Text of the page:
Administered by certain historians or chroniclers these days, the past is sometimes peppered with anathemas in need of retraction. The true needs to be sifted from the false and, if need be, in order to make up for the traducing of those who were the targets of suspicion and insult and tossed into the abyss of deliberate innuendo, and eventually lost the only thing that mattered to them: other people’s respect, other people who thought – and, in a way, still think, albeit fleetingly – that it is possible to be (or to have been) an anarchist without murderous thought. This is the demanding but tremendously useful mission that Jesús F Salgado has set himself by standing up to the power of the lie: unravelling the strands of it and thereby reinstating the honorable past of one war-time Madrid anarcho-syndicalist militant, Amor Nuño, killed by fascists in 1940 and whom the sharp practice of two leading lights of history and reportage have striven to reduce to a sinister caricature.
If, as Walter Benjamin had it, History with a capital H often resembles “an apologia for power”, recounted by the victors, “historical reality”, including the “counter-history” of the vanquished is also a human creation in which ideology still has its usually major part to play, even if glossed over by some purported objectivity. Each in his own register and in his own way, Reverte and Preston uphold the old antifascist myth of a just war led astray by uncouth revolutionaries – anarchists and a few others – whose radicalism supposedly played right into the hands of democracy’s fascist opponents. That refrain is as old as the historiography of the war in Spain. It was whispered by the old Anglo-Saxon school in the 1960s, trumpeted by the euro-communist stable in the 1970s, eulogized by the opinion-makers of the “democratic transition” media, bill and cooed over by the new social-liberal clucking hens of Academia and chanted by the post-modern theorists of the death of the subject. With the same smug arrogance and forgetting that, if Bourdieu is to be believed “intellectuals always agree on leaving their own game and their own gambits out of the reckoning”, Reverte and Preston have finally taken their places in that amiable company. By stooping a little lower, nothing more.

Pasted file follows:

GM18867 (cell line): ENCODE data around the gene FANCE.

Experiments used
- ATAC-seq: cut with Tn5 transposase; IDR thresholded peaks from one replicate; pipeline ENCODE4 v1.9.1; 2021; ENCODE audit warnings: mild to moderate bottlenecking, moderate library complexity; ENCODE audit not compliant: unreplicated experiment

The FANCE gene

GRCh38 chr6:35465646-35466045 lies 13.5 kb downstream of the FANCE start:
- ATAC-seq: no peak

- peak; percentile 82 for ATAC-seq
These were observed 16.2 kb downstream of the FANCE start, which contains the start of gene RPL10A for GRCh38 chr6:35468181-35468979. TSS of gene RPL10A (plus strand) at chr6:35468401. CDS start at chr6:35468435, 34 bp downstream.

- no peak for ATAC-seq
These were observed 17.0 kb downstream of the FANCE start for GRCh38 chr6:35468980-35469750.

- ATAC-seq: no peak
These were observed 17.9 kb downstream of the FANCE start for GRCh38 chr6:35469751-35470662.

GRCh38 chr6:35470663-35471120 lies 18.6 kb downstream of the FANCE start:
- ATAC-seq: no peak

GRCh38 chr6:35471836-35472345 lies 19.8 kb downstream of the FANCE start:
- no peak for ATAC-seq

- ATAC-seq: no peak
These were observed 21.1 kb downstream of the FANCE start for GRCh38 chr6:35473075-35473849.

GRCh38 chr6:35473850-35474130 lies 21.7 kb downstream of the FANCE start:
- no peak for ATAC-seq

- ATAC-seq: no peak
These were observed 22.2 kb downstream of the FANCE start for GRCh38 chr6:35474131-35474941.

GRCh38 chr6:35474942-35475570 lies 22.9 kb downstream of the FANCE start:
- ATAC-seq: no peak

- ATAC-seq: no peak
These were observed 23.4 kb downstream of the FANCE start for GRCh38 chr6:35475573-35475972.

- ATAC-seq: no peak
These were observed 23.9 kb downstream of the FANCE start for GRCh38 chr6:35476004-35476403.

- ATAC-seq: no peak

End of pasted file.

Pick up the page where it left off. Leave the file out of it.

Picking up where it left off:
Outstanding from start to finish, this is amply proven once and for all by Jesús F Salgado and, as far as we are aware, no one has stepped up to contradict him. That, if true, means nothing since he has received the “deaf ear” treatment from the media, the treatment that muffles criticism to the point where it becomes inaudible. So we can put money on it that Reverte and Preston will carry on receiving their fees, even if it is now at the risk of hearing the old insult or sneer from the far end of some editorial office or the stalls of some well-lit lecture theatre.
Freddy Gómez September 2015. Translated by Paul Sharkey